Civil societies raise alarm on increased mother/child death in Nigeria

Every 12 minutes, Nigeria looses one woman to due to complications of pregnancy and this, according to WHO, UNICEF and UNFPA, resulted in the death of 58,000 women, in 2015 alone during childbirth.

These startling figures were released at a media preview of a documentary to sensitize the populace on the upsurge of child/ maternal death in Nigeria.

The documentary tagged, ‘’Ending the needless death of Mothers in Nigeria’’ was put together by Developmental Communications Network (DevComs) in conjunction with other civil society groups under the ‘Not Again campaign’ sponsored by Mac Arthur Foundation.

According to the documentary, some of the basic problems contributing to high mortality rate include : delay in accessing proper medical care, lack of access to necessary and required drugs, lack of skilled health workers, urban and rural dichotomy in resources distribution,
poor quality of health services at all levels, socio economic status, discrimination in economic distribution in access to medicare, absence of good governance, lack of ambulances in cases of emergencies, accurate treatment and lack of basic education, culture and
tradition among many other factors.

Speaking at the preview, Bolaji Adegbega, DevComs consultant for the project, the campaign is put together by the civil society organizations to stem or totally eradicate infant / maternal death. The documentary showed the near death first hand experiences of some women and opinions of experts and stakeholders on the issue.

Adegbega explained that the team relied more on practical experiences of these women rather than statistics, so as to sensitize the world about the poor state of our health facilities. The documentary exposed some of the lapses in our health care system, the lack of will by government to ensure that health policies are properly implemented, poverty, and ignorance on the part of the people, who in most cases don’t know what to do and sometimes leave it late.

Some of the women spoken to in the documentary like Mrs. Uchechi Achonu, Auwar Ali, Elizabeth Sambo and Praise Uloma – Omoyele narrated their near death experiences during child birth and their ordeal in the hands of some medical personnel’s.

Dr Tunde Segun – Country Director, Evidence for Change, said, one of the major discoveries of his advocacy group was the problem of accountability as the government are not held accountable to the death of people, due to lack of basic health facilities. He said that government does not have means of monitoring how these health facilities are used, despite making budgetary provisions for them. Dr Segun further revealed that the whole world measures how well Nigeria is doing in child/mother health care by how many women we lose.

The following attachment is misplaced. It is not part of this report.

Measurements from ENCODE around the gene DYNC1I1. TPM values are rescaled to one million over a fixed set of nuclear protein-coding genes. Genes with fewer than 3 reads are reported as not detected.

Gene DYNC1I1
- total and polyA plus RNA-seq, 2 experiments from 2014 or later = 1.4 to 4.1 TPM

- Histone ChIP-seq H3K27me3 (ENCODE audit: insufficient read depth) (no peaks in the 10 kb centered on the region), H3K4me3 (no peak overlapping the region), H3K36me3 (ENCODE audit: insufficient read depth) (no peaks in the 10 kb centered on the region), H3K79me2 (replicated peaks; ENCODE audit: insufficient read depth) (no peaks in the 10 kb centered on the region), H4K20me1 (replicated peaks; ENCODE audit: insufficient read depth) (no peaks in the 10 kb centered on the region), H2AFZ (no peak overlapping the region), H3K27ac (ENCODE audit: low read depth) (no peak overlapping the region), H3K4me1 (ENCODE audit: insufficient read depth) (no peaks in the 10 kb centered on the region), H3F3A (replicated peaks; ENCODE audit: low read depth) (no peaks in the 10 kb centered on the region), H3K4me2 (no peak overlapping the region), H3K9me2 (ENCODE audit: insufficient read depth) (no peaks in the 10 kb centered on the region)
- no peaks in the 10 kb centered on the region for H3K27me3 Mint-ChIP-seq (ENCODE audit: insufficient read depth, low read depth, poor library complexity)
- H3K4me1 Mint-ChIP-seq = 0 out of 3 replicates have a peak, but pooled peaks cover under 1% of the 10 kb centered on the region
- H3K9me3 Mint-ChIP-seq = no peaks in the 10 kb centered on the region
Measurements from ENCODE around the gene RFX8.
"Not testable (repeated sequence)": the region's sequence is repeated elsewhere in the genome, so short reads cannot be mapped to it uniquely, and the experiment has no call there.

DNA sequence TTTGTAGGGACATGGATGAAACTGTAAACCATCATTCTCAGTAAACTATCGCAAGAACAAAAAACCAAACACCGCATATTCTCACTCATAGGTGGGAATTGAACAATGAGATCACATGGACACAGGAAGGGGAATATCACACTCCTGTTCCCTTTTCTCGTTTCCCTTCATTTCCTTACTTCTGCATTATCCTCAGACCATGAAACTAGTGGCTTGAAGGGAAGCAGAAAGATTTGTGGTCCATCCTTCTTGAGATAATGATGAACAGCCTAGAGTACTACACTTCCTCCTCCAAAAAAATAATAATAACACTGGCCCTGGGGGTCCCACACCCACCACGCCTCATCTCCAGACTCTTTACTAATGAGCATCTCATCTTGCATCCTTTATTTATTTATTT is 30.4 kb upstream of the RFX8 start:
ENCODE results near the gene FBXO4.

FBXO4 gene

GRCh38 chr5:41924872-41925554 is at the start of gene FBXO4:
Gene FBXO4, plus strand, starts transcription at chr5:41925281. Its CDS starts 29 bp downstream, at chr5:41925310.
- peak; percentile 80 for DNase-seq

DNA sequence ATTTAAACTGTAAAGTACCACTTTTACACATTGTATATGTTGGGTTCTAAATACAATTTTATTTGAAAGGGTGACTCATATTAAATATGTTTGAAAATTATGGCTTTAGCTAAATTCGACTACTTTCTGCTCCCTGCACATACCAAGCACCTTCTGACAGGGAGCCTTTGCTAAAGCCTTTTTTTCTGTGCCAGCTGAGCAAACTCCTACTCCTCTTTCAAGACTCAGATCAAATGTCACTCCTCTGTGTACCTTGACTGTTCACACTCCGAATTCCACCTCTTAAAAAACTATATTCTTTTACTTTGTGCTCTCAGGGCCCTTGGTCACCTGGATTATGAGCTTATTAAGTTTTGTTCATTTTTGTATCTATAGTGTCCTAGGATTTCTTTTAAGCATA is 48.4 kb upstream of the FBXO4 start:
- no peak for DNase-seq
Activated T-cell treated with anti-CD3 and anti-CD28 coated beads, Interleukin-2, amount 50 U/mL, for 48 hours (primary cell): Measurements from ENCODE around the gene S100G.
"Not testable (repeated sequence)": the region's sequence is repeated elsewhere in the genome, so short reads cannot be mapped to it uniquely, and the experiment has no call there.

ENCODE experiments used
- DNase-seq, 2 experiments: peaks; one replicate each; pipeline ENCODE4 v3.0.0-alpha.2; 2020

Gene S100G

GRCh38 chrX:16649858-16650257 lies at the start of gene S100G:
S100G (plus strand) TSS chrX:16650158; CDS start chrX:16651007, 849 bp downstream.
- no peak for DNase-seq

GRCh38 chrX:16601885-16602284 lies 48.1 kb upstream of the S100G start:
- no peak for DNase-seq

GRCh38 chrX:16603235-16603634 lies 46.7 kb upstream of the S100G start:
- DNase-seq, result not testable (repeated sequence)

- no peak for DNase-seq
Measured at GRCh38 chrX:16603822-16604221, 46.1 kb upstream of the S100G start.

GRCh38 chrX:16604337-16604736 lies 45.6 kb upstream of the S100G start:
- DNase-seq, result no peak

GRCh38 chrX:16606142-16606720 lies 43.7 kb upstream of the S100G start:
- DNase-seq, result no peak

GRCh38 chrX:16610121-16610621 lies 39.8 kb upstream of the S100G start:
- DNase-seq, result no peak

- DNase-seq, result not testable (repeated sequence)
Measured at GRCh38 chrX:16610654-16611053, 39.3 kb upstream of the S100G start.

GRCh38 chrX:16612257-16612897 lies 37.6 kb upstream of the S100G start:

Honorable Commissioner of Health Lagos State, Dr Jide Idris, listed some of the major contributing factors to the problem of maternal health care. He said the government has been collaborating with some medical missions to enlighten the people more through flyers and their various traditional rulers. Noting also that the government reach outmto the grassroots periodically through the local government councils, and educate them more on family planning and other ways to keep healthy.

Saudat Sanni, Executive Director Advocacy Nigeria, said ‘’the country is losing 576 women yearly per hundred thousand births through child birth.

‘’If you look at the number, that is more than 200 people dying per day,’’ she said, adding that the figure is frightening and not majorl reported unlike when a plane crashes and kills 200 people at once.

Akin Jimoh, the Executive Director DevComs Network, in his contribution said: ‘’maternal health should be everybody’s responsibility and we are all accountable for our women to survive. When you have a population where half are men and other half women. When women are dying in the process of giving life there is need to create awareness about this’’.

Other civil rights campaigners that aired their views on the issue include: Dr Abiola Afolabi Akiode, the founding Director of Women Advocates Research and Documentation Center (WARD C), Dr Peju Adenusi, General Manager LASHMA, Dr Dorcas Adeyemi, and Professor Oluwarotimi Akinnola, President SOGON.

They all agreed that the health care system in Nigeria needs government’s urgent intervention. They also highlighted the benefits of the National Health Insurance Scheme which the experts believe is key in achieving safe health care delivery.

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